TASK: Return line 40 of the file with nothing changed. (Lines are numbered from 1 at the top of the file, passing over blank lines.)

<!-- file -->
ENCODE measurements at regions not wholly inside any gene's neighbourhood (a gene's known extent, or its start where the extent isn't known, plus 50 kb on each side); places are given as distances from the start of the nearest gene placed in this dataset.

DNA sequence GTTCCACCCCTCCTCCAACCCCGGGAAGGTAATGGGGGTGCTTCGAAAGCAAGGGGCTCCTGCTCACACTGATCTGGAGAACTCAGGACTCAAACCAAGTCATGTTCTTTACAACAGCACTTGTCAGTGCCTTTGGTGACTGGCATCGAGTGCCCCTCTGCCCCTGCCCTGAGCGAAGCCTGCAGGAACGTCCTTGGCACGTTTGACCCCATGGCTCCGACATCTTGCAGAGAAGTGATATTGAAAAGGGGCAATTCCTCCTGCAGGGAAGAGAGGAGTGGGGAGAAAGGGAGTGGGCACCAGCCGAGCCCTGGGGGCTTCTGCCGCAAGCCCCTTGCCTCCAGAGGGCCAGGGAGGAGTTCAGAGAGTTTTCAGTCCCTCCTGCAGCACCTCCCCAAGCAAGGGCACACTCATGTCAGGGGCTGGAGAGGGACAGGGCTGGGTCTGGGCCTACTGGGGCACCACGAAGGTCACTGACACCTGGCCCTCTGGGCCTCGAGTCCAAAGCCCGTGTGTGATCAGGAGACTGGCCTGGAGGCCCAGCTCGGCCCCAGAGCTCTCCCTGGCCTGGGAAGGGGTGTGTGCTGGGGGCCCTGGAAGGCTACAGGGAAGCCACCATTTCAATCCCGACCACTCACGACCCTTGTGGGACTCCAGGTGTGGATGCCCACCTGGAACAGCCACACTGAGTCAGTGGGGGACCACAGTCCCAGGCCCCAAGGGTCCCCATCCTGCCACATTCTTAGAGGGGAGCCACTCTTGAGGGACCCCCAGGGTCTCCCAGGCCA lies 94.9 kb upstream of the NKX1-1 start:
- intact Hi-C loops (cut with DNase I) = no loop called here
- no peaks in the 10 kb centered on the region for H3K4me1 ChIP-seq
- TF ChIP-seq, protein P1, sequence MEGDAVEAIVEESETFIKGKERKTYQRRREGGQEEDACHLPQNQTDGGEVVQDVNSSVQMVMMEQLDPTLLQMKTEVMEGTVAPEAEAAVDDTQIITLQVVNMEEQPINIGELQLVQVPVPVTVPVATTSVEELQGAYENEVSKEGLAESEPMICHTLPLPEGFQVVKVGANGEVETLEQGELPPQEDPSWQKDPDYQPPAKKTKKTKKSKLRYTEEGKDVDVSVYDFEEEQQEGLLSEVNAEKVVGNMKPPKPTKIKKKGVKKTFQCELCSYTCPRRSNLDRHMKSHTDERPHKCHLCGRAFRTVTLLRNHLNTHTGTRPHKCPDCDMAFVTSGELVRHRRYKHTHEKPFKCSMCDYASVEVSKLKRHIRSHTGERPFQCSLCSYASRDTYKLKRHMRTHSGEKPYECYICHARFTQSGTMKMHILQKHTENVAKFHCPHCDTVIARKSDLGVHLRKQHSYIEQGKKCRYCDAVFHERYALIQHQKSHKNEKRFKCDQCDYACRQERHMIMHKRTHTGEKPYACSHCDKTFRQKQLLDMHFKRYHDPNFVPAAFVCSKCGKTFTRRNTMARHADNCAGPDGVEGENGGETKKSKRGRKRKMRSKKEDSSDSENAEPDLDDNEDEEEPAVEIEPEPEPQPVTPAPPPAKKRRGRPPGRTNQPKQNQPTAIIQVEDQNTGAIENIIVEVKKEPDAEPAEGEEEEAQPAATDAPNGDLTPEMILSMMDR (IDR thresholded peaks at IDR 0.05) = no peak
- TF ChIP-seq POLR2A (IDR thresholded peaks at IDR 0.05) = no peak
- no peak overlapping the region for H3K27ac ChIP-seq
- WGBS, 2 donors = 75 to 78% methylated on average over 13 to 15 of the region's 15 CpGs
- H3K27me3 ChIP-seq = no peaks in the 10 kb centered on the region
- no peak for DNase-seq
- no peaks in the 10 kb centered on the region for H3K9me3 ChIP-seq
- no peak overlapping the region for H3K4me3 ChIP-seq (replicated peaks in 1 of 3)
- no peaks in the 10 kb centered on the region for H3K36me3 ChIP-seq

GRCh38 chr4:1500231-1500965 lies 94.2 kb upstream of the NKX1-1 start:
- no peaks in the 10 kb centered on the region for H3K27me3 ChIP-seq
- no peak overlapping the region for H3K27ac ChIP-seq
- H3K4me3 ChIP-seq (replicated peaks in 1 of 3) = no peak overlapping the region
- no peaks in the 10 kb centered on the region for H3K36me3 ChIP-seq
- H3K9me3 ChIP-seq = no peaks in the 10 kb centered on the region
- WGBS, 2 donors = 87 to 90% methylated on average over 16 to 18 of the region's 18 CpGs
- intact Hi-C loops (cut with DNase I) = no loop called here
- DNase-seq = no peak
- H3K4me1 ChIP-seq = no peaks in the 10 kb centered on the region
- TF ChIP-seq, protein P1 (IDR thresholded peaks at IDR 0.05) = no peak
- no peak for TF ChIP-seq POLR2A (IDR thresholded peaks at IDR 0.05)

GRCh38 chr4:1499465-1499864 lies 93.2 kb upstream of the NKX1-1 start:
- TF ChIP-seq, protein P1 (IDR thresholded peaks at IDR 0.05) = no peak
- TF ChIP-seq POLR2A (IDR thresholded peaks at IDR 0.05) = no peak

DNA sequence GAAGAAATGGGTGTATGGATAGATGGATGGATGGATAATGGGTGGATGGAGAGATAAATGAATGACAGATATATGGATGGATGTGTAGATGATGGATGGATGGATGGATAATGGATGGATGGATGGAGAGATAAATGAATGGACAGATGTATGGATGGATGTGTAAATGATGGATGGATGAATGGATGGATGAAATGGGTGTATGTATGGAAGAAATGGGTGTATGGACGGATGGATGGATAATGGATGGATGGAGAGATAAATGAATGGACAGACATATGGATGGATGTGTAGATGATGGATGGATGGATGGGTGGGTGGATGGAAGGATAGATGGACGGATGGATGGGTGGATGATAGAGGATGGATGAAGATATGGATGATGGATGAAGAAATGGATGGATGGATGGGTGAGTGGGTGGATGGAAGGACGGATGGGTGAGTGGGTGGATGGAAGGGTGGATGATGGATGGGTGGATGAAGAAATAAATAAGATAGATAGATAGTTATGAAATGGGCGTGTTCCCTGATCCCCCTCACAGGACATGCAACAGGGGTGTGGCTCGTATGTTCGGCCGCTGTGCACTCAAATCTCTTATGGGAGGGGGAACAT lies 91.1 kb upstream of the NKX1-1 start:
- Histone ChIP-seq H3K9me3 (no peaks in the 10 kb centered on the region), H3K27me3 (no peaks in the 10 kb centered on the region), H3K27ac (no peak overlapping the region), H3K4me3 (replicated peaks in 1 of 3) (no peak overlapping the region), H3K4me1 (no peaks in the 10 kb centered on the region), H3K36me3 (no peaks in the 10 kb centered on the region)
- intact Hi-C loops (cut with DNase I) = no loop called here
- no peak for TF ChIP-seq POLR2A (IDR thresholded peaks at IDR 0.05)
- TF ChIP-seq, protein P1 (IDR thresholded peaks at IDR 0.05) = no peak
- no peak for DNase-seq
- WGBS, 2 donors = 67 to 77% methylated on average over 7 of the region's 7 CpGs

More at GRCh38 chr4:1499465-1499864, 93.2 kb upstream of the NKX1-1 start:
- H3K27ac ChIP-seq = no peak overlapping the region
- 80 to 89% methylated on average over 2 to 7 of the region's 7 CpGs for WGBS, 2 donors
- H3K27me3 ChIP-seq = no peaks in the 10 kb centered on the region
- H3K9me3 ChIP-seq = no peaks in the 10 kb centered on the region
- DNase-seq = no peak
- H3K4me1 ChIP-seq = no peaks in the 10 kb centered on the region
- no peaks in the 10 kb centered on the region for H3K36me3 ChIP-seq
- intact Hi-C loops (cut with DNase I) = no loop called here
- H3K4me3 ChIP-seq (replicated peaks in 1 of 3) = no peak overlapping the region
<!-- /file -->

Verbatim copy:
- H3K9me3 ChIP-seq = no peaks in the 10 kb centered on the region